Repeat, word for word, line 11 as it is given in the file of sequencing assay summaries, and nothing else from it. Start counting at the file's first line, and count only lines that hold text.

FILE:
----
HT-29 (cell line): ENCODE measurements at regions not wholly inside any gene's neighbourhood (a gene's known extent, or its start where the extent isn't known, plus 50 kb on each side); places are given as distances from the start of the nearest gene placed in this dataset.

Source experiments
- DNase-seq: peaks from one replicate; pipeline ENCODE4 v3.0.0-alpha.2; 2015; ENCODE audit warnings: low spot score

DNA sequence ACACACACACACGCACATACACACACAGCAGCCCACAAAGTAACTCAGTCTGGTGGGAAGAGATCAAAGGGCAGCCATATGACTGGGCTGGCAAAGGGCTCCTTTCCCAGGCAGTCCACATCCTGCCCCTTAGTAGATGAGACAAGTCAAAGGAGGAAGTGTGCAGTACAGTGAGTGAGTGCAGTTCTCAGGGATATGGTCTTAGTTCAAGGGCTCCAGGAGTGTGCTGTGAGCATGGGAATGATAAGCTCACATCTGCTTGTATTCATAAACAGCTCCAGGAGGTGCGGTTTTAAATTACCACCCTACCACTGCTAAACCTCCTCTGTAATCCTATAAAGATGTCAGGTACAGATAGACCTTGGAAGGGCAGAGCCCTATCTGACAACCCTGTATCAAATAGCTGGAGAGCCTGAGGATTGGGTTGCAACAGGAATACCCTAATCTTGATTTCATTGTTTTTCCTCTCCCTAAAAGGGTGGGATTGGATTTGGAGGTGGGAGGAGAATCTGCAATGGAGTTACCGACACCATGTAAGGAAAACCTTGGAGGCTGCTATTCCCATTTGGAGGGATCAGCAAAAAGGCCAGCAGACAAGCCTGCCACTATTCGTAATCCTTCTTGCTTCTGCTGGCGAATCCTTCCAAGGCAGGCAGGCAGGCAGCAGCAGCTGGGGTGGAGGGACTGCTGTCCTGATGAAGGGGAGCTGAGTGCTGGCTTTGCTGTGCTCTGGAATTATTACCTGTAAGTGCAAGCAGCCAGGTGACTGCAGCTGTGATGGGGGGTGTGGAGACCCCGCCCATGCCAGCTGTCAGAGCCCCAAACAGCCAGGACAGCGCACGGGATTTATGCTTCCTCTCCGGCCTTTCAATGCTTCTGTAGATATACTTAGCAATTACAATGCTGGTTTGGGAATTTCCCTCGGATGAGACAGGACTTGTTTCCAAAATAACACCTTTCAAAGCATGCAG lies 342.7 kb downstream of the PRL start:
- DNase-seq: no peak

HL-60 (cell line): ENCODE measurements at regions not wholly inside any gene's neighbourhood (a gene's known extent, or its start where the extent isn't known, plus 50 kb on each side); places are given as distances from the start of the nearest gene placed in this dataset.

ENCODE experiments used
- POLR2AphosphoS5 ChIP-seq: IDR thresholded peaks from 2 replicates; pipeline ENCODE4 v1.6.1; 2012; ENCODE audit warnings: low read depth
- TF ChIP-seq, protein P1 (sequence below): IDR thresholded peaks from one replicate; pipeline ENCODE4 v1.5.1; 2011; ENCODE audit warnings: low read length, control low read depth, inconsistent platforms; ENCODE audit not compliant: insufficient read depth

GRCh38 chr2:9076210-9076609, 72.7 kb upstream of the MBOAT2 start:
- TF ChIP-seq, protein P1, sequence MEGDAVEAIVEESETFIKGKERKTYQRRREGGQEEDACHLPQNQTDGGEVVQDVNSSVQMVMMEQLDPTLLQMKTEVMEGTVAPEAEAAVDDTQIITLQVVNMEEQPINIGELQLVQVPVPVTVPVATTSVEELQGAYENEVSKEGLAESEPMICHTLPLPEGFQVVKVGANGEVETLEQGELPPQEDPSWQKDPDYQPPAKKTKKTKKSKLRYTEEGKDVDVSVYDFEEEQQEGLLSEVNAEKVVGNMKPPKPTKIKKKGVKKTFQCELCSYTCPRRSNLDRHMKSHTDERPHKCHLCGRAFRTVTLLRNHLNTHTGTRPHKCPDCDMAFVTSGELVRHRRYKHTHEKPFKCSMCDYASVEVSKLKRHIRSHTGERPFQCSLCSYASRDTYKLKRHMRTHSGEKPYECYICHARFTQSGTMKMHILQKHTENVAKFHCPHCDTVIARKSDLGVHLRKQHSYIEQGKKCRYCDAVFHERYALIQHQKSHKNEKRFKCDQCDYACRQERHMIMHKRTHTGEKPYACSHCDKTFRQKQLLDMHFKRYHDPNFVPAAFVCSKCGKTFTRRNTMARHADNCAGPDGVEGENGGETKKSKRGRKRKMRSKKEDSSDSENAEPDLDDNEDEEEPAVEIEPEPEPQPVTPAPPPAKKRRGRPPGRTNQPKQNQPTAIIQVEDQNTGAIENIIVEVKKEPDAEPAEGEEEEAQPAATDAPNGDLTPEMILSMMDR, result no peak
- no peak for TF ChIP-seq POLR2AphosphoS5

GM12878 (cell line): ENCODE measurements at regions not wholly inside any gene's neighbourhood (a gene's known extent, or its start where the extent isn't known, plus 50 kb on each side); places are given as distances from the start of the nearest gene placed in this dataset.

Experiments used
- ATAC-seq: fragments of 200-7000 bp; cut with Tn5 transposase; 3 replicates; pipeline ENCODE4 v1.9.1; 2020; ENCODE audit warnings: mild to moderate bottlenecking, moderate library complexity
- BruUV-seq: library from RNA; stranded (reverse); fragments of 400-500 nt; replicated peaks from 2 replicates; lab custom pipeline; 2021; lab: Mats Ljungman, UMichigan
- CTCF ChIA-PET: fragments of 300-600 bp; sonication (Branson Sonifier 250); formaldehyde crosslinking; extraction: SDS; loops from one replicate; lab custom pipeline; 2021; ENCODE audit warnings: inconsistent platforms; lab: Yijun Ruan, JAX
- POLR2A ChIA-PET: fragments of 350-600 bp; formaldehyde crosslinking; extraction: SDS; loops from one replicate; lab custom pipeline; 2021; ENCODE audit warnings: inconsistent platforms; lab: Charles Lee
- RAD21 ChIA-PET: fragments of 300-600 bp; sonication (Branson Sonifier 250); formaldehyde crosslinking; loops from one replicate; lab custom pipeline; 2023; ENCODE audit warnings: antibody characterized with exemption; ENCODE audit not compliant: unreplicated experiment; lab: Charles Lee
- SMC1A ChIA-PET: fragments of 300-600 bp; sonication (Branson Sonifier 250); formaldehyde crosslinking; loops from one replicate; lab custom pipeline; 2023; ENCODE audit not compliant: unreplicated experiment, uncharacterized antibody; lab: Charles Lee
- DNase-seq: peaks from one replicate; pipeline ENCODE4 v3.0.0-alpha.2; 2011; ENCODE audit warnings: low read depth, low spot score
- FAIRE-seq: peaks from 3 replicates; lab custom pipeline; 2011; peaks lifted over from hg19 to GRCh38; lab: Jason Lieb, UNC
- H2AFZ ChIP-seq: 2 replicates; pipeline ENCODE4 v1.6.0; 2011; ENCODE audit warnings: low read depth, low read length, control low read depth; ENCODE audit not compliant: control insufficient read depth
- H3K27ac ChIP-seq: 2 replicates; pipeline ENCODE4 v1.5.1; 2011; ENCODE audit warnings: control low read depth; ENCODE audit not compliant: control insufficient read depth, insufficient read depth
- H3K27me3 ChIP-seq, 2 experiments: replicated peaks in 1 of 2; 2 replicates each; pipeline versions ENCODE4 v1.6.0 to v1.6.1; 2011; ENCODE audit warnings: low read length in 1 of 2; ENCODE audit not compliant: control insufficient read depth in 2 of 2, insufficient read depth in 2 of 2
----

- TF ChIP-seq, protein P1, sequence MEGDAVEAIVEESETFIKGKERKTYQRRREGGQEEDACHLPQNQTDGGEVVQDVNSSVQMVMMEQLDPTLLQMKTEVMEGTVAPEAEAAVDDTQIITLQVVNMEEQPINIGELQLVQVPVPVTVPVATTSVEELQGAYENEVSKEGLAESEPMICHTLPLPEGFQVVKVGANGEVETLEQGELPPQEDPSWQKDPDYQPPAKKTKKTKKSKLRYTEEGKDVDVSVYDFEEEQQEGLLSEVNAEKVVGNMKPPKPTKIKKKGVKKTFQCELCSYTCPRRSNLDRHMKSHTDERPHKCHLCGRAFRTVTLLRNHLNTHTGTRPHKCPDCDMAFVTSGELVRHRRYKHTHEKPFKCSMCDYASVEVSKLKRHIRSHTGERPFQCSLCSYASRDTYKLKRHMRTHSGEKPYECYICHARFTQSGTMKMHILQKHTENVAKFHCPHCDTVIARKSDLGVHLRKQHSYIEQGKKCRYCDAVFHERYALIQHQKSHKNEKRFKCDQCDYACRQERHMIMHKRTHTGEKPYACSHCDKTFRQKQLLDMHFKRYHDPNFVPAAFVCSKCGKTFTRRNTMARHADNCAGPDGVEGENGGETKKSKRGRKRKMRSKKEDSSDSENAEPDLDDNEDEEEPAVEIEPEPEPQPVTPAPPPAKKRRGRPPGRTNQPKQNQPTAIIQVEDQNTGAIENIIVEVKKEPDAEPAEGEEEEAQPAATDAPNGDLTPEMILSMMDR, result no peak